- Clocks in the US will “fall back” an hour on Sunday, signalling the end of Daylight Saving Time (DST) this year. In Europe, the same happened on October 25.
- With clocks in the US going back an hour, the time difference between New York and India will increase from the current nine and a half hours to ten and a half hours. The time difference with Britain, which was on DST or British Summer Time until October 25, has increased by 1 hour to five and a half hours, as the country is now on Greenwich Mean Time (GMT).
- In the Southern Hemisphere, the opposite has happened, where countries have “sprung forward”, and time difference with India has reduced. Here, clocks have gone ahead by an hour — in New Zealand, the switch this year happened on September 27, and in all states of Australia that have the practice of daylight saving (not all do), on the following Sunday, that is on October 4.
So, what is Daylight Saving Time (DST), and why do clocks in some countries “fall back” and “spring forward”?
- DST is the practice of resetting clocks ahead by an hour in spring, and behind by an hour in autumn (or fall). During these months, countries that follow this system get an extra hour of daylight in the evening.
- Because the spring to fall cycle is opposite in the Northern and Southern Hemispheres, DST lasts from March to October/November in Europe and the US, and from September/October to April in New Zealand and Australia.
- Dates for this switch, which happens twice a year (in the spring and autumn) are decided beforehand. By law, the 28 member states of the European Union switch together — moving forward on the last Sunday of March and falling back on the last Sunday in October. In the US, clocks go back on the first Sunday of November.
How many countries use DST?
- DST is in practice in some 70 countries, including those in the European Union. India does not follow daylight saving time; countries near the Equator do not experience high variations in daytime hours between seasons. (There is, however, a separate debate around the logic of sticking with only one time zone in a country as large as India.)
- In the US, it is practised everywhere except in Hawaii and most of Arizona. In Australia, DST is observed in New South Wales, Victoria, South Australia, and Tasmania besides some other, smaller territories; and not observed in Queensland and Western Australia among other territories.
- Most Muslim countries do not use DST — during the holy month of Ramzan, this could mean delaying the breaking of the fast for longer. Morocco has DST, but suspends it during Ramzan. However, Iran has DST, and stays with it even during Ramzan.
What does this system mean to achieve?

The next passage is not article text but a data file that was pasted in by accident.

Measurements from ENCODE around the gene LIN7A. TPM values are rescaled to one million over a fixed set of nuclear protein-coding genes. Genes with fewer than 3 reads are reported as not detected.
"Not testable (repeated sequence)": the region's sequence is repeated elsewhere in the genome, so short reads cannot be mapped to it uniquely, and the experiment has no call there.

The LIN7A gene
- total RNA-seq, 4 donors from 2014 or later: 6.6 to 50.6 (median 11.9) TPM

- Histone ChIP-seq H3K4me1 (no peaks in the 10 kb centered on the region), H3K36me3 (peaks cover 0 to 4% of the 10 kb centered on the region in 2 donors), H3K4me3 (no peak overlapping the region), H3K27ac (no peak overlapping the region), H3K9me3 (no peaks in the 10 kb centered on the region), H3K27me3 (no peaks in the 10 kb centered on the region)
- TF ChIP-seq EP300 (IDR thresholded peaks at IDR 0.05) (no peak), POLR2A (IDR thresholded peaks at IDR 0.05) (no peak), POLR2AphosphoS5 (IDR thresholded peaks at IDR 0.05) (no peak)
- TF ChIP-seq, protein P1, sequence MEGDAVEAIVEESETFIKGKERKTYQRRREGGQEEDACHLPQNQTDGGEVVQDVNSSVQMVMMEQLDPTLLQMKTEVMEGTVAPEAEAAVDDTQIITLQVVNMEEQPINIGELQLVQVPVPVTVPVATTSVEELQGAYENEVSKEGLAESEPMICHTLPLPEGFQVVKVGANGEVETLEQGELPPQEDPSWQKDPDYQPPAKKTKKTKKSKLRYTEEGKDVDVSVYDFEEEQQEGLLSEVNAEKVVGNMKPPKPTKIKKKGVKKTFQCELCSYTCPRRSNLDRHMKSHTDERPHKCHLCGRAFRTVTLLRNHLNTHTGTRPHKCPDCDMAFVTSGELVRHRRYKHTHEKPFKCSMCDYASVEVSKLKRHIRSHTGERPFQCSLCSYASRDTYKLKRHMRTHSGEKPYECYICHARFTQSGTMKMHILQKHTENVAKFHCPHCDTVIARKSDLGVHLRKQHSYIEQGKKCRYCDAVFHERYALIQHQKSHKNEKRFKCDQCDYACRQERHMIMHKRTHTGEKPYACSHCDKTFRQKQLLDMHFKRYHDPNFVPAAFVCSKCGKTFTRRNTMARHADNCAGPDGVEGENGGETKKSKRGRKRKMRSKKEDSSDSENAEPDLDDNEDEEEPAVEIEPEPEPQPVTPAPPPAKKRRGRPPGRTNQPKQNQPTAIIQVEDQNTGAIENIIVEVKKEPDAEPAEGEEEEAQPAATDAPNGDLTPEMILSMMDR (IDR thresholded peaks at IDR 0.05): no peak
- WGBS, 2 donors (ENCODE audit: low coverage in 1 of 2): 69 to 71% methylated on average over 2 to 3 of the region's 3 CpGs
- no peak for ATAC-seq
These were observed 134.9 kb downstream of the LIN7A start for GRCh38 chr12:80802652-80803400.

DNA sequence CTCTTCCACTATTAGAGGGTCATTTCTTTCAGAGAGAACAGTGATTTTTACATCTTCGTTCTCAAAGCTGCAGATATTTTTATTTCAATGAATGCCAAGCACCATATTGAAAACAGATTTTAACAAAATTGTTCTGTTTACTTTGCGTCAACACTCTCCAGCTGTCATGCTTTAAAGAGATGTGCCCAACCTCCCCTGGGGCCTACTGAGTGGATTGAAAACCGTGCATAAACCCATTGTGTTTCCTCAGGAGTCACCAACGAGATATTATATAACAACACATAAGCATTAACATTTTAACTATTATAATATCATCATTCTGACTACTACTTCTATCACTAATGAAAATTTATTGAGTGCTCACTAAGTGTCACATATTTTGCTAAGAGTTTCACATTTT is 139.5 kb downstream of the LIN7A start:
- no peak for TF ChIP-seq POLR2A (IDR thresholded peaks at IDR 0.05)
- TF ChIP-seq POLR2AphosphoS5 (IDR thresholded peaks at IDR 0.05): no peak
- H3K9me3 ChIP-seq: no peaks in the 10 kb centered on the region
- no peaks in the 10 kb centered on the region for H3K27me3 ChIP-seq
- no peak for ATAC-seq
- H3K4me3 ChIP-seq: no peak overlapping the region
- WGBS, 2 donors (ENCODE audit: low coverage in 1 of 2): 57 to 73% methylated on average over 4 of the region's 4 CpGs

- The rationale behind setting clocks ahead of standard time, usually by 1 hour during springtime, is to ensure that the clocks show a later sunrise and later sunset — in effect a longer evening daytime. Individuals will wake an hour earlier than usual, complete their daily work routines an hour earlier, and have an extra hour of daylight at the end.
- The key argument is that DST is meant to save energy. According to a timeanddate.com report, it was followed by a group of Canadians on July 1, 1908, when residents of Port Arthur, Ontario, turned their clocks forward by an hour. Other locations in Canada soon followed suit. However, the idea did not catch on globally until Germany and Austria introduced DST on April 30, 1916, the rationale being to minimise the use of artificial lighting to save fuel during World War I.
So, has DST achieved its aims?
- A century ago, when DST was introduced, more daylight did mean less use of artificial light. But modern society uses so much energy-consuming appliances all day long that the amount of energy saved is negligible. Various studies have been conducted on the benefits and disadvantages of DST. Among the biggest cons is the disruption of the body clock or circadian rhythm.
- A USA Today report cites a study showing that DST increases the risk of heart attack by 25%, while a return to original times lowers the risk by 21%. It quotes Timothy Morgenthaler, a sleep medicine researcher, as saying that disrupted sleep patterns might affect memory, learning, social interactions and overall cognitive performance.
- An article in Popular Science cites studies to list out the disadvantages of DST. One hour of lost sleep in the US, one study calculated, increases the fatal crash rate by 5.4% to 7.6% for six days following the transition.
- Other studies found a higher rate of workplace injuries after the switch, leading to lost days of work; a slight drop in stock market performance; health problems as a result of disruption of the circadian rhythm (body clock) — and even longer sentences ordered by judges deprived of sleep.
Countries that want DST gone
- In March last year, the European Union moved to scrap the custom of DST, with the European Parliament voting 410-192. After 2021, EU member states will choose between “permanent summertime” or “permanent wintertime”. Those who choose the former will reset their clocks for the last time in March 2021; those who choose the latter would do so in October 2021.
- In the US too, the changing of clocks is the subject of a debate that recurs every year, and a large number of people protest against the “torture”.